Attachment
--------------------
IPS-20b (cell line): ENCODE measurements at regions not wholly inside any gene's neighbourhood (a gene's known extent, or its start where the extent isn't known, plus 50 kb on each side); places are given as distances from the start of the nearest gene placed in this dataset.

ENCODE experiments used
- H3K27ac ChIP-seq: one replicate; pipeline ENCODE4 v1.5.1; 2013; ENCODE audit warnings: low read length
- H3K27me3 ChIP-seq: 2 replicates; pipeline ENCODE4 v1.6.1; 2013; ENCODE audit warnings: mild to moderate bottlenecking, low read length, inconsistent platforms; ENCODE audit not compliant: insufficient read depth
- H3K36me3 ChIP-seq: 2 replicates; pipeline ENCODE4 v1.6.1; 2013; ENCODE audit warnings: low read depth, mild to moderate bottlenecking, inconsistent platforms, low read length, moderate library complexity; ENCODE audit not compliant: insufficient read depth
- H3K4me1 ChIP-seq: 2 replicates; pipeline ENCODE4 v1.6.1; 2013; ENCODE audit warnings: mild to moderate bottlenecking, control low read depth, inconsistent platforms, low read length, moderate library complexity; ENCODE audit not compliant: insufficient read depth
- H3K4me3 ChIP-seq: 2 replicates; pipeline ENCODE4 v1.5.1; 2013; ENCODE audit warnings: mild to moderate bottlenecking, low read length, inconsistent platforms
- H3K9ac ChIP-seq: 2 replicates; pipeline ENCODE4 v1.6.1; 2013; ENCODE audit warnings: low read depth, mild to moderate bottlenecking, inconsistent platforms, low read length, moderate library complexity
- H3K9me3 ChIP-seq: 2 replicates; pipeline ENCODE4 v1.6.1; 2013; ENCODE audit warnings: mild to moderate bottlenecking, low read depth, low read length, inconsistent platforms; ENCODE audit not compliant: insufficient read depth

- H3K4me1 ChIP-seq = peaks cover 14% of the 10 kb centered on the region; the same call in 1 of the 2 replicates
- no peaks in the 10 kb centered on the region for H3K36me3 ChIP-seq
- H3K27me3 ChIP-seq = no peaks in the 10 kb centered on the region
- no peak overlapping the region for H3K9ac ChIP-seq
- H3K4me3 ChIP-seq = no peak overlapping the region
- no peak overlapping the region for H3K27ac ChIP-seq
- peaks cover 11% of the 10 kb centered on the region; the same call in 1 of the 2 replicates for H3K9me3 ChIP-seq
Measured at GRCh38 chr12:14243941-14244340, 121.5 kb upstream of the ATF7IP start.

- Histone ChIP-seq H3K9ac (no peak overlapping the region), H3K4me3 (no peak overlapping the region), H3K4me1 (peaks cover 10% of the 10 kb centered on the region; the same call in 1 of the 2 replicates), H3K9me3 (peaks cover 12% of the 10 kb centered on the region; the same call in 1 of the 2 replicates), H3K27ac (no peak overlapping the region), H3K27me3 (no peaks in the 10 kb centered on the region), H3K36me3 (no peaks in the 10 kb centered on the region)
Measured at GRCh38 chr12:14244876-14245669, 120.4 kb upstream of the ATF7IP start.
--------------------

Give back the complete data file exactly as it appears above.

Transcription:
IPS-20b (cell line): ENCODE measurements at regions not wholly inside any gene's neighbourhood (a gene's known extent, or its start where the extent isn't known, plus 50 kb on each side); places are given as distances from the start of the nearest gene placed in this dataset.

ENCODE experiments used
- H3K27ac ChIP-seq: one replicate; pipeline ENCODE4 v1.5.1; 2013; ENCODE audit warnings: low read length
- H3K27me3 ChIP-seq: 2 replicates; pipeline ENCODE4 v1.6.1; 2013; ENCODE audit warnings: mild to moderate bottlenecking, low read length, inconsistent platforms; ENCODE audit not compliant: insufficient read depth
- H3K36me3 ChIP-seq: 2 replicates; pipeline ENCODE4 v1.6.1; 2013; ENCODE audit warnings: low read depth, mild to moderate bottlenecking, inconsistent platforms, low read length, moderate library complexity; ENCODE audit not compliant: insufficient read depth
- H3K4me1 ChIP-seq: 2 replicates; pipeline ENCODE4 v1.6.1; 2013; ENCODE audit warnings: mild to moderate bottlenecking, control low read depth, inconsistent platforms, low read length, moderate library complexity; ENCODE audit not compliant: insufficient read depth
- H3K4me3 ChIP-seq: 2 replicates; pipeline ENCODE4 v1.5.1; 2013; ENCODE audit warnings: mild to moderate bottlenecking, low read length, inconsistent platforms
- H3K9ac ChIP-seq: 2 replicates; pipeline ENCODE4 v1.6.1; 2013; ENCODE audit warnings: low read depth, mild to moderate bottlenecking, inconsistent platforms, low read length, moderate library complexity
- H3K9me3 ChIP-seq: 2 replicates; pipeline ENCODE4 v1.6.1; 2013; ENCODE audit warnings: mild to moderate bottlenecking, low read depth, low read length, inconsistent platforms; ENCODE audit not compliant: insufficient read depth

- H3K4me1 ChIP-seq = peaks cover 14% of the 10 kb centered on the region; the same call in 1 of the 2 replicates
- no peaks in the 10 kb centered on the region for H3K36me3 ChIP-seq
- H3K27me3 ChIP-seq = no peaks in the 10 kb centered on the region
- no peak overlapping the region for H3K9ac ChIP-seq
- H3K4me3 ChIP-seq = no peak overlapping the region
- no peak overlapping the region for H3K27ac ChIP-seq
- peaks cover 11% of the 10 kb centered on the region; the same call in 1 of the 2 replicates for H3K9me3 ChIP-seq
Measured at GRCh38 chr12:14243941-14244340, 121.5 kb upstream of the ATF7IP start.

- Histone ChIP-seq H3K9ac (no peak overlapping the region), H3K4me3 (no peak overlapping the region), H3K4me1 (peaks cover 10% of the 10 kb centered on the region; the same call in 1 of the 2 replicates), H3K9me3 (peaks cover 12% of the 10 kb centered on the region; the same call in 1 of the 2 replicates), H3K27ac (no peak overlapping the region), H3K27me3 (no peaks in the 10 kb centered on the region), H3K36me3 (no peaks in the 10 kb centered on the region)
Measured at GRCh38 chr12:14244876-14245669, 120.4 kb upstream of the ATF7IP start.